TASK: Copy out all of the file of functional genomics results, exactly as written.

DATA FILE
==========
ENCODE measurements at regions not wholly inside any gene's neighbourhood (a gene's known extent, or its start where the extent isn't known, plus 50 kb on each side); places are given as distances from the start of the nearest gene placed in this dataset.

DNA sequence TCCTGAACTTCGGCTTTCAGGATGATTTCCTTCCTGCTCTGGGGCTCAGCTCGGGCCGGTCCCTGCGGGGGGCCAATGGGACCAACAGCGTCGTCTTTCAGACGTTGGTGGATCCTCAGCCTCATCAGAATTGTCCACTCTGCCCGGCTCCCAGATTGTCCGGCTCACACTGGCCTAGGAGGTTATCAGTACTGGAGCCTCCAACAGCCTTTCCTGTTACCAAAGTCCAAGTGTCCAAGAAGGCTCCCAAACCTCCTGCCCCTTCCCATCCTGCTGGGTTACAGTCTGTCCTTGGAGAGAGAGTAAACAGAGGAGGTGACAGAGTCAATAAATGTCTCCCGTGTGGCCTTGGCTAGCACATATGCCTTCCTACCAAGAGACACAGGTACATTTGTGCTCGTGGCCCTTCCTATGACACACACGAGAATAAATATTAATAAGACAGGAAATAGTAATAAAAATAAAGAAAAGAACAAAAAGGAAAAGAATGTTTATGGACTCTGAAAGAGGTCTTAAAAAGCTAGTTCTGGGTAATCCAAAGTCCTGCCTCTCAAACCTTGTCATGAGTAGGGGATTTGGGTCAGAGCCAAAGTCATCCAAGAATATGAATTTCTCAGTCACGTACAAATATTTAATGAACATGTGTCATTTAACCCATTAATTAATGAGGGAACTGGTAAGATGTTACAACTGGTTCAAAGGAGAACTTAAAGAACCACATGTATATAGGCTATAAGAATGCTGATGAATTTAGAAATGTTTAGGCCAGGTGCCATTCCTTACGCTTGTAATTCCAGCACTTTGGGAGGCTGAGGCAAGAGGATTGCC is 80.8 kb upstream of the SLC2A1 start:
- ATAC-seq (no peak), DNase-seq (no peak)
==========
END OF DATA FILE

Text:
ENCODE measurements at regions not wholly inside any gene's neighbourhood (a gene's known extent, or its start where the extent isn't known, plus 50 kb on each side); places are given as distances from the start of the nearest gene placed in this dataset.

DNA sequence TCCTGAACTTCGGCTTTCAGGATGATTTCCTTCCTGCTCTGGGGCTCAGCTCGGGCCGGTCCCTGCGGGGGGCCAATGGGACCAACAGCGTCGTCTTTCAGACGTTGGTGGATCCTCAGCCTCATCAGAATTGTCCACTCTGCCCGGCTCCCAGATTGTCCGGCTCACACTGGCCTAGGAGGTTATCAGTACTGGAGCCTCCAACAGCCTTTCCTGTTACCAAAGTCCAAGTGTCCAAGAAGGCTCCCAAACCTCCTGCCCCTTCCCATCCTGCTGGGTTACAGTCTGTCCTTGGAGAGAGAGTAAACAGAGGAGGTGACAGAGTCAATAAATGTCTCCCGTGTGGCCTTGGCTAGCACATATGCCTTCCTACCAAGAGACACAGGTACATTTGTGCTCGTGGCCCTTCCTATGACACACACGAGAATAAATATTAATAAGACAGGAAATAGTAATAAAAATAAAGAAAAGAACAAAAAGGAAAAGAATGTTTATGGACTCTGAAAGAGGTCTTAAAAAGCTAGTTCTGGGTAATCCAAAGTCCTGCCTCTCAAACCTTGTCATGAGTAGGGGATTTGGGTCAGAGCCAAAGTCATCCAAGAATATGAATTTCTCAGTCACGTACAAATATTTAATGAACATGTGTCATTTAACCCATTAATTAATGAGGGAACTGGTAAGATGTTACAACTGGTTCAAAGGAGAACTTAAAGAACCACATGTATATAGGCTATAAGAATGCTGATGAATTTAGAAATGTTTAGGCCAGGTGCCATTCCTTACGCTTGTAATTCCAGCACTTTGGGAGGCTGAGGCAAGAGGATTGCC is 80.8 kb upstream of the SLC2A1 start:
- ATAC-seq (no peak), DNase-seq (no peak)